Results  Of the 130 study participants with craniofacial FD who were evaluated, 116 (89.2%) had FD that involved the temporal bone (median age, 19.6 years; range, 4.6-80.3 years; 64 female [55.2%]), whereas 14 (10.8%) had craniofacial FD that did not involve the temporal bone. Of the 183 ears with temporal bone FD, hearing loss was identified in 41 ears (22.4%) and was conductive in 27 (65.9%), sensorineural in 12 (29.3%), and mixed in 2 (4.9%). Hearing loss was mild and nonprogressive in most participants. Whereas EACs were narrower in ears with FD (mean difference [MD], 0.33 mm; 95% CI, 0.11-0.55 mm), this finding was associated with conductive hearing loss in only 4 participants. Fibrous dysplasia crowding of the ossicles was associated with conductive hearing loss (odds ratio [OR], 5.0; 95% CI, 2.1-11.6). The IAC length was not different between ears with and without FD (MD, −0.37; 95% CI, −0.95 to 0.211); however, canals were elongated in ears with sensorineural hearing loss (MD, −1.33; 95% CI, −2.60 to −0.07). Otic capsule involvement was noted in only 4 participants, 2 of whom had sensorineural hearing loss. Both MAS-associated growth hormone excess (OR, 3.1; 95% CI, 1.3-7.5) and neonatal hypercortisolism (OR, 11; 95% CI, 2.5-55) were associated with an increased risk of hearing loss .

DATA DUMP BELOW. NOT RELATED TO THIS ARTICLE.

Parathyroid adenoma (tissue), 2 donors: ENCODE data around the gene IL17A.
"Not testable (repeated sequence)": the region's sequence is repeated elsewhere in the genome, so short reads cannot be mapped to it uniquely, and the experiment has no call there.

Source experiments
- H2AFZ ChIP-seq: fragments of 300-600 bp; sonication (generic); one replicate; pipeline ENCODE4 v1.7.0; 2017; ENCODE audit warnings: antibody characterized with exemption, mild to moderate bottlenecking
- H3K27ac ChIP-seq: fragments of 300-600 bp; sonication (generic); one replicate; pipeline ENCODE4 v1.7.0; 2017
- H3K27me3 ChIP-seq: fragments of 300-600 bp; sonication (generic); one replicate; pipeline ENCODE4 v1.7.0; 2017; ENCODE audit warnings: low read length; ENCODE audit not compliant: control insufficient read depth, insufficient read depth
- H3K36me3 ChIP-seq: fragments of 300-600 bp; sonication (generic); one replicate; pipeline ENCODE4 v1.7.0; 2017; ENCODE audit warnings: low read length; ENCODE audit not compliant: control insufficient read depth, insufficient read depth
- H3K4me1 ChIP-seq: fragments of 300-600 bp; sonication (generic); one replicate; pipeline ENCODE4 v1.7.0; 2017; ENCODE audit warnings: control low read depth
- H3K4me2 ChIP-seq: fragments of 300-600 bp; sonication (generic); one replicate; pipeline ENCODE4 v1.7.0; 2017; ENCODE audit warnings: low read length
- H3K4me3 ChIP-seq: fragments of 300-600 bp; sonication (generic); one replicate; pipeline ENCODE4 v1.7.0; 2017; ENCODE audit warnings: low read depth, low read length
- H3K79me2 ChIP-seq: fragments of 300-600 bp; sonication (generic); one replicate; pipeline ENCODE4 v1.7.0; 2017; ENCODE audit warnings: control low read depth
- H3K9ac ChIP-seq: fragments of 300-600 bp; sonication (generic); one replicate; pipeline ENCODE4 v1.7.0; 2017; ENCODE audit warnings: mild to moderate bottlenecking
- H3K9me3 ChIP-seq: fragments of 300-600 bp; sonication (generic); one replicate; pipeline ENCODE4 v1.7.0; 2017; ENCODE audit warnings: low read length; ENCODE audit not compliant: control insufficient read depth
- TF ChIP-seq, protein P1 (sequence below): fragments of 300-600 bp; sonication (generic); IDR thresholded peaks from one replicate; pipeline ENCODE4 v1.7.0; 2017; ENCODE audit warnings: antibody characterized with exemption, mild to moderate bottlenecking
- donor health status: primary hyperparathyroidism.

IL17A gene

Conclusions and Relevance  Hearing loss in craniofacial FD is common and mild to moderate in most individuals. It typically arises from FD crowding of the ossicular chain and elongation of the IAC, whereas EAC stenosis and otic capsule invasion are less common causes. Individuals with craniofacial FD should undergo otolaryngologic evaluation and monitoring, including assessment to identify those with high-risk features.

Introduction

Fibrous dysplasia (FD) is an uncommon skeletal disorder in which normal bone and marrow are replaced with fibro-osseous tissue.1 It arises from somatic mutations in GNAS (OMIM 139320) leading to constitutive activation of Gs G-coupled protein receptor signaling.2 In the skeleton, these mutations impair differentiation of bone marrow stromal cells, resulting in cellular proliferation and formation of abnormal bone prone to expansion, deformity, and fracture.1,3 Disease may occur in one bone (monostotic) or multiple bones (polyostotic) and may develop in isolation or in combination with café au lait skin macules and hyperfunctioning endocrinopathies, which include precocious puberty, hyperthyroidism, growth hormone excess, hypophosphatemia, and neonatal hypercortisolism.4 The association of FD with 1 or more of these extraskeletal features is termed McCune-Albright syndrome (MAS).3